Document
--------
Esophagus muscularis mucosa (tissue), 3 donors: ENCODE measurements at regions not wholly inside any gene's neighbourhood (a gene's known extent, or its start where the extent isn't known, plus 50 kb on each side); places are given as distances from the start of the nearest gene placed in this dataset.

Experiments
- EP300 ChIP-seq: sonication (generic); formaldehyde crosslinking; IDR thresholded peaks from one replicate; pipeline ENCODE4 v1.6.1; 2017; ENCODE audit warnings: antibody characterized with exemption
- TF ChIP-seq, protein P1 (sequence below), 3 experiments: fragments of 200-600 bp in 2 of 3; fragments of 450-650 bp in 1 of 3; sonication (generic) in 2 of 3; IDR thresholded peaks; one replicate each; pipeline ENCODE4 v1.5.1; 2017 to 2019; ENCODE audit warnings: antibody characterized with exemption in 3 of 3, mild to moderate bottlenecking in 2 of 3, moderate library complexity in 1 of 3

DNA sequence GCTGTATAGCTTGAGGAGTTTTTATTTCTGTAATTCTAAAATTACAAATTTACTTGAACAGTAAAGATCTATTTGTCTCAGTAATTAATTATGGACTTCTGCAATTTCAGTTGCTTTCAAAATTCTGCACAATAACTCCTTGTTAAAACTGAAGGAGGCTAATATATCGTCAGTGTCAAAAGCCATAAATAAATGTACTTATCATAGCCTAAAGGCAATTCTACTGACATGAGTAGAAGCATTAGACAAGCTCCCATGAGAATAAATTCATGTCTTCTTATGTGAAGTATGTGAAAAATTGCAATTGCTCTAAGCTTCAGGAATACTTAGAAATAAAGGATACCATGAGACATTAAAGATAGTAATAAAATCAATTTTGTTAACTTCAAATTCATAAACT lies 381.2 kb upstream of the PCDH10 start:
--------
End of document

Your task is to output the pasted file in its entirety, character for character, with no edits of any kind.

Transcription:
Esophagus muscularis mucosa (tissue), 3 donors: ENCODE measurements at regions not wholly inside any gene's neighbourhood (a gene's known extent, or its start where the extent isn't known, plus 50 kb on each side); places are given as distances from the start of the nearest gene placed in this dataset.

Experiments
- EP300 ChIP-seq: sonication (generic); formaldehyde crosslinking; IDR thresholded peaks from one replicate; pipeline ENCODE4 v1.6.1; 2017; ENCODE audit warnings: antibody characterized with exemption
- TF ChIP-seq, protein P1 (sequence below), 3 experiments: fragments of 200-600 bp in 2 of 3; fragments of 450-650 bp in 1 of 3; sonication (generic) in 2 of 3; IDR thresholded peaks; one replicate each; pipeline ENCODE4 v1.5.1; 2017 to 2019; ENCODE audit warnings: antibody characterized with exemption in 3 of 3, mild to moderate bottlenecking in 2 of 3, moderate library complexity in 1 of 3

DNA sequence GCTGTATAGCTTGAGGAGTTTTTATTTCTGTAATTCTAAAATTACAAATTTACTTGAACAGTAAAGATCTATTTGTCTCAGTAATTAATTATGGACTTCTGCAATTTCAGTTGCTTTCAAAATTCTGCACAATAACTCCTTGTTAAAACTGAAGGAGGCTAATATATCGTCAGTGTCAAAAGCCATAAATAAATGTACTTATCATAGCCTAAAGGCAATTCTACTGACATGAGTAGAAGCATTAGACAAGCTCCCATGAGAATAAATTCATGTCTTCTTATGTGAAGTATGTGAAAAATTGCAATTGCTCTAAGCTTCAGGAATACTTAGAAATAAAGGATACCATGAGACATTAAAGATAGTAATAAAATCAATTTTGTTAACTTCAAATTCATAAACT lies 381.2 kb upstream of the PCDH10 start: